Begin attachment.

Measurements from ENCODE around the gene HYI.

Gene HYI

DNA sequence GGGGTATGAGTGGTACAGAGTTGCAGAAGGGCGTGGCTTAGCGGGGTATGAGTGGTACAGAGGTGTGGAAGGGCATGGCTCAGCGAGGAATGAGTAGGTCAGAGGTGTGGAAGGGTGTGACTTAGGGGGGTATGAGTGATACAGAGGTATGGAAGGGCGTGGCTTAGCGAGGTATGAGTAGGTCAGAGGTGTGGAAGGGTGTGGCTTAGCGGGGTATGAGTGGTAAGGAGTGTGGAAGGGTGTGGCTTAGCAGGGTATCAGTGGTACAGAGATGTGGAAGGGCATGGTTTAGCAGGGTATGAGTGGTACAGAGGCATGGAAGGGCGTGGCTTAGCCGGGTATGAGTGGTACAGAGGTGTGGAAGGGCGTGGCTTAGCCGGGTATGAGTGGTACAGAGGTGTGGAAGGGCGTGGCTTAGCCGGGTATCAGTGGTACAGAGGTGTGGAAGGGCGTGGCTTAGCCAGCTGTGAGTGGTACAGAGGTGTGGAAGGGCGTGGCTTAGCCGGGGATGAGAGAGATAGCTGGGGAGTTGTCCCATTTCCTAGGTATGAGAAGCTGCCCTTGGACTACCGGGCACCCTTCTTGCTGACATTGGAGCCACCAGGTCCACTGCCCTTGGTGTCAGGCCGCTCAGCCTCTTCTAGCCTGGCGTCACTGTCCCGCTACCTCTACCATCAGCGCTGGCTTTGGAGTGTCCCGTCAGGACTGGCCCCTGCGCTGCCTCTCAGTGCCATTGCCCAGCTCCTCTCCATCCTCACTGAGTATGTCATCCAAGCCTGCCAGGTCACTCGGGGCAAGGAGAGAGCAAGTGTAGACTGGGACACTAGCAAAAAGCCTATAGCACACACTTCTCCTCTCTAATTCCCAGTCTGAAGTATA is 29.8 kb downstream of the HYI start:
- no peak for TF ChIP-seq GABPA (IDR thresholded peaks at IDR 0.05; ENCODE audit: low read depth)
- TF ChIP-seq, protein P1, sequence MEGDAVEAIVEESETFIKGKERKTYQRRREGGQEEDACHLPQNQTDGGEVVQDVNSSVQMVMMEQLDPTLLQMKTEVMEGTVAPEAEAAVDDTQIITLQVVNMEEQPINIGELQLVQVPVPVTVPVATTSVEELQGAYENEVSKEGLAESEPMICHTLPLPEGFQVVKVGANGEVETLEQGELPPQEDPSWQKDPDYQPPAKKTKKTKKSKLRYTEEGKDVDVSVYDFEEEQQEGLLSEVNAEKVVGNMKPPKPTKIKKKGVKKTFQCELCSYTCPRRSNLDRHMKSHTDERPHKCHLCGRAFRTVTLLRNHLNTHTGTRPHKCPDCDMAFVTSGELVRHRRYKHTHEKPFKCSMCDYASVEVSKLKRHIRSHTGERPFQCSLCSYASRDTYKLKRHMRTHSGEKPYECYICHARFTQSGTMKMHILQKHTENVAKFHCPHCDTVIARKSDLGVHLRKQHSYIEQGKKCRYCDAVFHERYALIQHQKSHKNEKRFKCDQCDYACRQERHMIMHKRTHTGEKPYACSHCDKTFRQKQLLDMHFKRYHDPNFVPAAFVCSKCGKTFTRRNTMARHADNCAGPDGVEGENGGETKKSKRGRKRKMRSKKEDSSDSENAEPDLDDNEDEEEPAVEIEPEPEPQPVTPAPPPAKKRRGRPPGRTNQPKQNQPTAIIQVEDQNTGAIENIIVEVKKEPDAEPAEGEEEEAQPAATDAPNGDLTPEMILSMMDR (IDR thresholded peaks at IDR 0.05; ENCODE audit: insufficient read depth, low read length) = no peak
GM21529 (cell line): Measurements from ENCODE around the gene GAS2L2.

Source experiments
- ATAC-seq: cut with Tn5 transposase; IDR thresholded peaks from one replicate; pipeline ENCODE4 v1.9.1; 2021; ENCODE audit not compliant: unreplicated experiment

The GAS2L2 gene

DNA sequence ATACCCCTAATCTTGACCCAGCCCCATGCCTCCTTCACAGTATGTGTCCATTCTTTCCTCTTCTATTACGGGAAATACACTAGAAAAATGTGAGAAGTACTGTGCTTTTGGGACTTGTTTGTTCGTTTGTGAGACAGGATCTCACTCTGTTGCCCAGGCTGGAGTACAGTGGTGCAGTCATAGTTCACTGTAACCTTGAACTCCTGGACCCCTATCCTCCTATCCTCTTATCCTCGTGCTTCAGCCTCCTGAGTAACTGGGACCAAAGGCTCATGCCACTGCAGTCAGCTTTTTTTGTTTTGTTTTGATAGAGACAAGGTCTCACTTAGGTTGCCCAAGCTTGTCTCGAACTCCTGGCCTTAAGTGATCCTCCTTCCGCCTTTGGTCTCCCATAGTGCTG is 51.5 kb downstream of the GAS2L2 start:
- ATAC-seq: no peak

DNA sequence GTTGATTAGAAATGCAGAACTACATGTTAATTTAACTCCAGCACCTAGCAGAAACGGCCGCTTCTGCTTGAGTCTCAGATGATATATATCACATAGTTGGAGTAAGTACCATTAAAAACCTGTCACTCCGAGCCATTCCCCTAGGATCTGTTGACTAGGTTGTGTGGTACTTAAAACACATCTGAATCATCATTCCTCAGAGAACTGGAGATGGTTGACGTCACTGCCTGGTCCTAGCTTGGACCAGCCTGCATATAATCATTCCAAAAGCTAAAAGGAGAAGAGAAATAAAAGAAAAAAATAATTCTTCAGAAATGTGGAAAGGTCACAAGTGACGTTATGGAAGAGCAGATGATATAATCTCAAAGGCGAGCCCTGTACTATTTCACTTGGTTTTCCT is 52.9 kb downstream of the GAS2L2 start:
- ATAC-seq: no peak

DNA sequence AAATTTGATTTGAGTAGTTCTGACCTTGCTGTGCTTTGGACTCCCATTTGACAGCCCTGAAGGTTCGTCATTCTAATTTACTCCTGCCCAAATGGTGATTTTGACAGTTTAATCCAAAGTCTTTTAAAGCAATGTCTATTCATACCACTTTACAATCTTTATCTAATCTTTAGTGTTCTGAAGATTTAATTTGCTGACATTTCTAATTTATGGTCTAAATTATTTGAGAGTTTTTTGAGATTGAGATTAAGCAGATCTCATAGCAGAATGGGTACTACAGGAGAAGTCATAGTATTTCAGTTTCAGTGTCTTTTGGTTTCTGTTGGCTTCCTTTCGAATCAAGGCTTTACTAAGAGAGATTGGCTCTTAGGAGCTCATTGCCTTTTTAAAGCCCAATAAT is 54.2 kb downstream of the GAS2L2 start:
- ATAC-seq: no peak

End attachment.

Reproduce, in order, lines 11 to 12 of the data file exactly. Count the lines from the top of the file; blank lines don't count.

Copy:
- ATAC-seq: no peak

DNA sequence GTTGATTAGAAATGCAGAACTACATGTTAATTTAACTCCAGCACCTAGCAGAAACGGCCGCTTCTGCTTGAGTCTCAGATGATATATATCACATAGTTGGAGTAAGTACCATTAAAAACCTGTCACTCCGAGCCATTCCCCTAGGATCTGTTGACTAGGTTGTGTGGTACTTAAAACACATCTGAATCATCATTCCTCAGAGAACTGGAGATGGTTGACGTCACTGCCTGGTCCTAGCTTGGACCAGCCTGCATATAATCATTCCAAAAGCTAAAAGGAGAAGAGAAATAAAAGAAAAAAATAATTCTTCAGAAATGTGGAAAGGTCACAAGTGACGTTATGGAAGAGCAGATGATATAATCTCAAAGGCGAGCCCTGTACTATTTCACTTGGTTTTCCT is 52.9 kb downstream of the GAS2L2 start: